How to Teach a Puppy to Walk on a Leash
Dog walking has a variety of mental and physical benefits for canines and humans. It’s a way for pet parents and their pups to get outside, get some exercise and bond over an activity.
Teaching your puppy how to properly walk on a leash at a young age will help prevent frustrating behavior like leash-pulling or leash aggression later in life.
“There is nothing more natural for a dog than to go for walks,” says John D. Visconti, CDPT-KA, owner Rising Star Dog Training. “Doing so allows the dog to sniff, investigate, socialize, exercise, relieve boredom and have fun.”
Steps for teaching a puppy to walk on a leash
It’s important to remember that puppies won’t instinctively understand how to walk on a leash. Pet parents should be prepared to spend time training their young dogs to walk properly on a leash.
Lina Eklof, dog training education manager for Petco, says that the best place to start is with a “sit” behavior.
After getting your puppy safely leashed with a collar or harness, ask them to sit by your side. “This is a cue to let them know you are both facing forward and ready to start together as a team,” she says.
Next, make sure you have your training treats in the hand closest to your puppy. “Otherwise the puppy can pull in front of you to reach the treats,” says Eklof.
Once you and your puppy are ready, and your dog is sitting by your side, you can begin moving forward. “Circle around your puppy, waiting for them to notice you and catch up,” says Eklof. “Treat the instant they do. Simply move around until the puppy moves to be near you and treat their behavior.”
Don’t try to control the situation. Let your puppy get comfortable making decisions on their own. If they approach you while on their leash, offer praise and hand out a treat. If they are walking by your side, offer praise and hand out a treat.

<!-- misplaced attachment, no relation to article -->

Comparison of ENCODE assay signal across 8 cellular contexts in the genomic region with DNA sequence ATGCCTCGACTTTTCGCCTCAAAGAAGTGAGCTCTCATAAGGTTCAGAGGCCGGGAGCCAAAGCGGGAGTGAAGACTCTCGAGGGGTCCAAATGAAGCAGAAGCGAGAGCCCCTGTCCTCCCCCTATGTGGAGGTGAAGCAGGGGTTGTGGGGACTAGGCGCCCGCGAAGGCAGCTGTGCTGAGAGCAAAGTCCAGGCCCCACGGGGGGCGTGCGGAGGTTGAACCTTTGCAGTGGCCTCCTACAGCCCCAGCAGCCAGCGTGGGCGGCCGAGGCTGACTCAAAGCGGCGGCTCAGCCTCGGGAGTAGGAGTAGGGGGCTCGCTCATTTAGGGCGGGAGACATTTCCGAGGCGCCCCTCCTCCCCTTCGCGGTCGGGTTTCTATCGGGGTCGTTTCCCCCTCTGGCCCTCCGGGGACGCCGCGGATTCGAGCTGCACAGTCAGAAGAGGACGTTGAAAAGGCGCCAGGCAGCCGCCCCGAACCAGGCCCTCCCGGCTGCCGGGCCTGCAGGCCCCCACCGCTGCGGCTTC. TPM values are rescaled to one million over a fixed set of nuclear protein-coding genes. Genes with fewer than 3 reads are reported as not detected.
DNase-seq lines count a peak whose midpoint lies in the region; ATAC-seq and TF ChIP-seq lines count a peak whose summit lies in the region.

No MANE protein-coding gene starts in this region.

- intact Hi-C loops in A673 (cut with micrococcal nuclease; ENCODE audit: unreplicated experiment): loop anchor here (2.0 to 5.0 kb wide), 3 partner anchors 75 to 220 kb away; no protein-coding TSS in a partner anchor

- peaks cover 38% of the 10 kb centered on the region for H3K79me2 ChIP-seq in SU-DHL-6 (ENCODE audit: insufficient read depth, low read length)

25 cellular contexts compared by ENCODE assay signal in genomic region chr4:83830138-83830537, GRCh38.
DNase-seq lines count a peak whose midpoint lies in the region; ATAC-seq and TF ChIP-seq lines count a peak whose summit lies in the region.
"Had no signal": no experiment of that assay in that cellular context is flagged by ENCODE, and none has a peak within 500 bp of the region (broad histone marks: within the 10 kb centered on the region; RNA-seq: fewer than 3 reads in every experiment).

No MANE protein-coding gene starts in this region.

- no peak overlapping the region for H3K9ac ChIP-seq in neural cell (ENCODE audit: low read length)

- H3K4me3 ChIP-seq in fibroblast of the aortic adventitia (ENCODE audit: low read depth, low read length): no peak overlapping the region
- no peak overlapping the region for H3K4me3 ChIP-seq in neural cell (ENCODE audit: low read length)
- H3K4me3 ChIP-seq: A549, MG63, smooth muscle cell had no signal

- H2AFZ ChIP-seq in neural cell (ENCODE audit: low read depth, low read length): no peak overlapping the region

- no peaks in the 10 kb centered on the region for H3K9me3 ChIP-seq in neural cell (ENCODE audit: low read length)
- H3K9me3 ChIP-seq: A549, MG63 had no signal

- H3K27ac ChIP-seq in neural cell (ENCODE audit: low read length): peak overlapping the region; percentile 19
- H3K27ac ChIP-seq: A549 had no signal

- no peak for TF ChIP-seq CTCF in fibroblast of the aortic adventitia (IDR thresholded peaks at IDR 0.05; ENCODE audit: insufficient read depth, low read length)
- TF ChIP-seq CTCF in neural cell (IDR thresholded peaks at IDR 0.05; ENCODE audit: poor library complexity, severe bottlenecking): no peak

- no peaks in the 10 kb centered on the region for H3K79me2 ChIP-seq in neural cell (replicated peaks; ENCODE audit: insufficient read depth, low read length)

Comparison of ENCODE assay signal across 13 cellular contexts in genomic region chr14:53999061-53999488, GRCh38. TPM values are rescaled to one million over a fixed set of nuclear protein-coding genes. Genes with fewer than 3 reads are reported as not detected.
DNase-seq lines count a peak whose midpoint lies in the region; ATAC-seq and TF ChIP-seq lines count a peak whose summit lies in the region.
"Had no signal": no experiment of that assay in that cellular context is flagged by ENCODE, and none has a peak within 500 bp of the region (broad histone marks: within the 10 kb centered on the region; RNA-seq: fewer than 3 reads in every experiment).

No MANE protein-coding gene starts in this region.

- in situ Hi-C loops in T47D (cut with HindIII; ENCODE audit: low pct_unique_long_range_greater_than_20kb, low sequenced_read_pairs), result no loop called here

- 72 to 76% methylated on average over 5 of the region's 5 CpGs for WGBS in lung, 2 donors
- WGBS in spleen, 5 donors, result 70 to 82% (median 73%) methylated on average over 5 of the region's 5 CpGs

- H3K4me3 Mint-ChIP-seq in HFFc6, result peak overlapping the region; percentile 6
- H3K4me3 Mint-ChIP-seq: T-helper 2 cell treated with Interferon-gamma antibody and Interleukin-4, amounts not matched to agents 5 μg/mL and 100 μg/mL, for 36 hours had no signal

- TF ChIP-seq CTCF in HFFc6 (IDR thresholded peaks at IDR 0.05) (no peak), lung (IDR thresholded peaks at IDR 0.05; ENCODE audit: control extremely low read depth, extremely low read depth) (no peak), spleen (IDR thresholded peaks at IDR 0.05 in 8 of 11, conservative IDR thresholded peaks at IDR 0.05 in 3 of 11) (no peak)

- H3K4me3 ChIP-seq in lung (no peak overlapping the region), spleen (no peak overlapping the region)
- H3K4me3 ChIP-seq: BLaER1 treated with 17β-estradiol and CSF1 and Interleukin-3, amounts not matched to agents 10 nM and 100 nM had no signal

Try to change the pace and direction of your walk. As your puppy follows along and walks with their head by your knee, make sure to continue to offer rewards and praise.
In the early stages of learning, says Eklof, you’ll need to use a lot of treats. Look for a low-calorie, small-size training treat specifically designed for this type of activity.
As your puppy gets more comfortable walking on a leash, you can add other training cues into your walking routine to get in practice and keep your puppy on their toes.
“Doing simple things like asking your dog to sit and paying for performance with a high-value treat is an easy way to interact with your dog, and a way to make the walk more enjoyable for all involved,” says Visconti. “Ask your dog for a ‘watch’ or ‘look at me’ cue while moving. Be sure to pay for good performance.”
How to stop a dog from pulling on a leash
Whether you’re training a puppy to walk on a leash or you’re working with an older dog, leash-pulling may occur. Dogs can become overly excited and try to run out ahead of you, tugging you along.
If this happens, says Eklof, you can try two things: First, you can simply stop, wait for your dog to calm down and return to your side, and start up again. Or you can turn and start walking the other way and encourage your dog to catch up with you.
If your dog or puppy continues to pull on the leash, don’t get frustrated and reprimand them. Simply keep working on rewarding good behavior with high-value treats and using an upbeat, positive voice. Soon enough, your dog will start to learn and associate the right behaviors with beneficial rewards.
Is leash training an older dog possible?
Although leash training an older, adult dog may take more time and dedication, it’s never too late to train good behaviors. In these instances, routine training sessions and continual practice are key to getting your dog to learn good leash behavior.
If your dog shows any signs of leash reactivity, make sure to be extra cautious when out on training sessions or walks until they are more comfortable on the leash. This is especially important in areas where you may encounter off-leash dogs. “Be prepared for how you’ll respond,” says Visconti. “Better still, walk your dog in areas where this is less likely to occur.”
If you’re struggling to train an older dog to walk on the leash, consider enrolling your dog in training classes or work with a dedicated trainer or behaviorist who can help you address your dog’s specific behavioral problems.
Petco offers private lessons and training classes for puppies and dogs, whether you need leash-training help or starting off on the right paw!